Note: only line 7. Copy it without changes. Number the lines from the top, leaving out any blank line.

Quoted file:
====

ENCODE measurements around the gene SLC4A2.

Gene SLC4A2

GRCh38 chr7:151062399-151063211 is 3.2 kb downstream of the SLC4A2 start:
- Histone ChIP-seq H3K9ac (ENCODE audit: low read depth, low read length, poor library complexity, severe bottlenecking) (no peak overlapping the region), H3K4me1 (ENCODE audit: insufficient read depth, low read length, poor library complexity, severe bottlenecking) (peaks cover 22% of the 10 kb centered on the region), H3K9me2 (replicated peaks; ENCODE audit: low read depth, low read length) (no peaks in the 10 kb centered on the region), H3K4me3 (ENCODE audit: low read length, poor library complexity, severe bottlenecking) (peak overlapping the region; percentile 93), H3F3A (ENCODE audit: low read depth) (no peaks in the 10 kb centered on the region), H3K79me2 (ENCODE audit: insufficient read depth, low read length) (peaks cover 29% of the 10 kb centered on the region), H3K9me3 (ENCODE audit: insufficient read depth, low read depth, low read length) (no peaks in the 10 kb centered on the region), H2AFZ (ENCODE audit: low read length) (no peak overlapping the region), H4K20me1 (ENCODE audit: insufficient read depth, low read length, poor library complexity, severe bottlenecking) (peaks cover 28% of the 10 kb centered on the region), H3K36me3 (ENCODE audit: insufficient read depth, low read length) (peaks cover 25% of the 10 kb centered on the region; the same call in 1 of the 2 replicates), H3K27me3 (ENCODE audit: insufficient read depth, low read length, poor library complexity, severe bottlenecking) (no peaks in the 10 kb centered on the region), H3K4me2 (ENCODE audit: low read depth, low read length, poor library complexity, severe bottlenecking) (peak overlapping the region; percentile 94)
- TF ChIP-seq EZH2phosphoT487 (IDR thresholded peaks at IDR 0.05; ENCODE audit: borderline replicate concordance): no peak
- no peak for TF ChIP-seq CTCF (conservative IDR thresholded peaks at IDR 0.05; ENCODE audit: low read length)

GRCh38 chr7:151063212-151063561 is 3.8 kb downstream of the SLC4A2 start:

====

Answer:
GRCh38 chr7:151063212-151063561 is 3.8 kb downstream of the SLC4A2 start: